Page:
Today is a holiday in the District of Columbia, although primarily observed only by the D.C. government, and likely unknown to the rest of the country. But it’s a commemoration worth noting.
One-hundred and fifty years ago, April 16, 1862, President Abraham Lincoln signed the District of Columbia Emancipation Act, freeing more than 3,000 slaves within its borders. It predated the more famous Emancipation Proclamation, which came nearly 10 months later on January 1, 1863.
Yet, while legal slavery is long gone, economic disparities are vast and growing. The income gap is one of the widest in the country, with a white per capita income more than triple that of African-Americans. The poverty rate is 20 percent, 30 percent for children,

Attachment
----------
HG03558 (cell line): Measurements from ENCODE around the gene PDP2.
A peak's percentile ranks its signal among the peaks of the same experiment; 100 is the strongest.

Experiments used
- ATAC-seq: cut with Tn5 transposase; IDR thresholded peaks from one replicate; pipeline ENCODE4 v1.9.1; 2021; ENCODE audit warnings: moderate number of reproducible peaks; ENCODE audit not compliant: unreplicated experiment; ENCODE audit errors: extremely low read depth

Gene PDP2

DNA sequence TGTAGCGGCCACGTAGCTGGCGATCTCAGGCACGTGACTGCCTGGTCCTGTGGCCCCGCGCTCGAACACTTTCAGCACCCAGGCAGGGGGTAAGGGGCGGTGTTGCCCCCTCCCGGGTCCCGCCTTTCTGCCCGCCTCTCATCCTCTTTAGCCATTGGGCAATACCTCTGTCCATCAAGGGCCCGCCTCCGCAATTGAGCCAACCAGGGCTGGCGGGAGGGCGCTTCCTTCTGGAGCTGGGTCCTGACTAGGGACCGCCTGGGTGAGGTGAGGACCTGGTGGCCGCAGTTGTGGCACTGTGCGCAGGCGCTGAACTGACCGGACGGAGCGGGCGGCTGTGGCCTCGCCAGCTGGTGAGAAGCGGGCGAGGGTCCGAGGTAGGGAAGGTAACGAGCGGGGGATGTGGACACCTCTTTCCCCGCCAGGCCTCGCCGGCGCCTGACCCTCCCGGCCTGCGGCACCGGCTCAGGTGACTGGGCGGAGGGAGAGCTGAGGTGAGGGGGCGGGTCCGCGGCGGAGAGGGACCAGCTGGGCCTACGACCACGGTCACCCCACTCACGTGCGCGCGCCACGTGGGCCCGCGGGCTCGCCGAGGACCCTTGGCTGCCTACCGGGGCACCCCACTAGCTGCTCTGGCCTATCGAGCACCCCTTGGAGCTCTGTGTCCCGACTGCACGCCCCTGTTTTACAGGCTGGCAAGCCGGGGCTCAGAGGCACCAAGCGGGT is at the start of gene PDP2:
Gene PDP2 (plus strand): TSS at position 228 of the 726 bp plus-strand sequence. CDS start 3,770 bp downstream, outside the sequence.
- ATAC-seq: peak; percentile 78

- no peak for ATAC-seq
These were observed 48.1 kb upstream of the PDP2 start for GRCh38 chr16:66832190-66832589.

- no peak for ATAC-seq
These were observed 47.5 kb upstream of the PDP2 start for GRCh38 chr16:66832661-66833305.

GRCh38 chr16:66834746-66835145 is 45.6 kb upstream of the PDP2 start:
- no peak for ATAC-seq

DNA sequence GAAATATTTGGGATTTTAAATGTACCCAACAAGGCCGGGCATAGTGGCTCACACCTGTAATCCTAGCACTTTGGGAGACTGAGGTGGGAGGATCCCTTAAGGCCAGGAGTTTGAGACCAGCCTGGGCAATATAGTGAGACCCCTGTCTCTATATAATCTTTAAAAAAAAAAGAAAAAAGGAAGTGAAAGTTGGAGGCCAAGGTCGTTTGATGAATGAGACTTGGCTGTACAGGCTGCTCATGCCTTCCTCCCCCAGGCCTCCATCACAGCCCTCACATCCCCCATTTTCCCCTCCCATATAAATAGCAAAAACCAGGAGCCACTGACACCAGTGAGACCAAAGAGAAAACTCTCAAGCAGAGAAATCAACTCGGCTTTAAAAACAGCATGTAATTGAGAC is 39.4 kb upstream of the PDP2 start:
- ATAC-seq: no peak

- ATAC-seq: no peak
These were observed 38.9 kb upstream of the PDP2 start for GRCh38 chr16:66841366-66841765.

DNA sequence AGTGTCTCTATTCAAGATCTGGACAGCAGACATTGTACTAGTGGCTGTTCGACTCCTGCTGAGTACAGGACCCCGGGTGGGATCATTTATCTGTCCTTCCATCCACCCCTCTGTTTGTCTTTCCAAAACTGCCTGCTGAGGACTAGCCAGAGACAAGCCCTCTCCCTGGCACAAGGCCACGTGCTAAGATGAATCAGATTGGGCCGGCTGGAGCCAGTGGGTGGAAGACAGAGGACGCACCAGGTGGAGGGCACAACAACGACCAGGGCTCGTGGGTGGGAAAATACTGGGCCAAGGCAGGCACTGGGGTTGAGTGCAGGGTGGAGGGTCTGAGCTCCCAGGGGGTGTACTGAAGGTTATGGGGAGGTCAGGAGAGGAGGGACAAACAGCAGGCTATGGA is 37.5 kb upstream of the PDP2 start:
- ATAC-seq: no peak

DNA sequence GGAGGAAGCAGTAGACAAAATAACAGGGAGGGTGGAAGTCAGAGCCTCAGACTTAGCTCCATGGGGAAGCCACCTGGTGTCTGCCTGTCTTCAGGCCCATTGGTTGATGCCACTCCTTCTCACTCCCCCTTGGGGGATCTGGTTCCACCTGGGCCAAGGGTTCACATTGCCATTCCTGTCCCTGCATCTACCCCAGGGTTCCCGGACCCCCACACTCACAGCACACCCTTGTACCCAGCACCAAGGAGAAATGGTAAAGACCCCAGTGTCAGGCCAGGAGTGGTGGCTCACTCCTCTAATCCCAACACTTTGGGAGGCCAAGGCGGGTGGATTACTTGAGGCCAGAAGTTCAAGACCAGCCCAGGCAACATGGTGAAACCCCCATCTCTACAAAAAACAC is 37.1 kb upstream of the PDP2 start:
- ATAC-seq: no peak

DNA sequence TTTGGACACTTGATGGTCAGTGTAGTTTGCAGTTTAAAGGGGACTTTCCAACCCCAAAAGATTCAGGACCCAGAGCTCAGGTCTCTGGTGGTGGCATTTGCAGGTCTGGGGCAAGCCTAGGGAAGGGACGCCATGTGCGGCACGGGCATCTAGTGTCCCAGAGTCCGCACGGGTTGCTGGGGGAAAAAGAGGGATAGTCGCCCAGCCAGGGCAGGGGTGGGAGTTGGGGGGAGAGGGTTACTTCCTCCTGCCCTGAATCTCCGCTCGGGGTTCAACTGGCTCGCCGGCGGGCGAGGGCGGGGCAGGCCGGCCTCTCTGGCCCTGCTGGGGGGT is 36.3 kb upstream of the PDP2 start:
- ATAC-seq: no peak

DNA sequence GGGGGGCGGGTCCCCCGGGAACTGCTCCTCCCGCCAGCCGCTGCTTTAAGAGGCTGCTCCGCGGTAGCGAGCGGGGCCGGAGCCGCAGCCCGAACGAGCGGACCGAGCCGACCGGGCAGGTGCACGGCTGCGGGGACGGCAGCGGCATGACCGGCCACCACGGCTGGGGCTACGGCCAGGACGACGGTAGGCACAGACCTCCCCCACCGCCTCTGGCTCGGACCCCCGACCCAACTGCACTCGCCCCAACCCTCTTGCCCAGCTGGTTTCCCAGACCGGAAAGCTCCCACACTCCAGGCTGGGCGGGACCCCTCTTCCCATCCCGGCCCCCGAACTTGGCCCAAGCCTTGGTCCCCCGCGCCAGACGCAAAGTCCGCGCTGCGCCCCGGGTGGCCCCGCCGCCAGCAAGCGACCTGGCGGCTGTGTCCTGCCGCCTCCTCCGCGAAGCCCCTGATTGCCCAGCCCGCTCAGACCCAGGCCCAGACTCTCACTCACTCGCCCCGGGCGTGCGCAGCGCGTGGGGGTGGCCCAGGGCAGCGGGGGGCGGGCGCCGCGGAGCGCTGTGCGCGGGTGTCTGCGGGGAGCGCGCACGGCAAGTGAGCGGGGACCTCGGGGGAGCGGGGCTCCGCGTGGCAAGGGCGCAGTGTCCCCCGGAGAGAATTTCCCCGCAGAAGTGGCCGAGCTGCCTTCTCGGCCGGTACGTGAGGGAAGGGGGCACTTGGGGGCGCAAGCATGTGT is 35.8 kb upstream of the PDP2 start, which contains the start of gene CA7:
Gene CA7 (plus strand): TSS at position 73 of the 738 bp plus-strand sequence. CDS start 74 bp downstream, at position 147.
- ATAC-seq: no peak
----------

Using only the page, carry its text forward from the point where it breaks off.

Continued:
Politically, all Washingtonians, regardless of race, remain disenfranchised – we have no elected voting representative in Congress, while Congress retains veto power over our budget. That leads to it using us to enact their pet ideas – repealing a variety of legislation duly passed by our City Council and Mayor.
For D.C. residents, today is a day to remember and celebrate the end of slavery, while renewing the struggle for economic justice and full representation as citizens of the United States.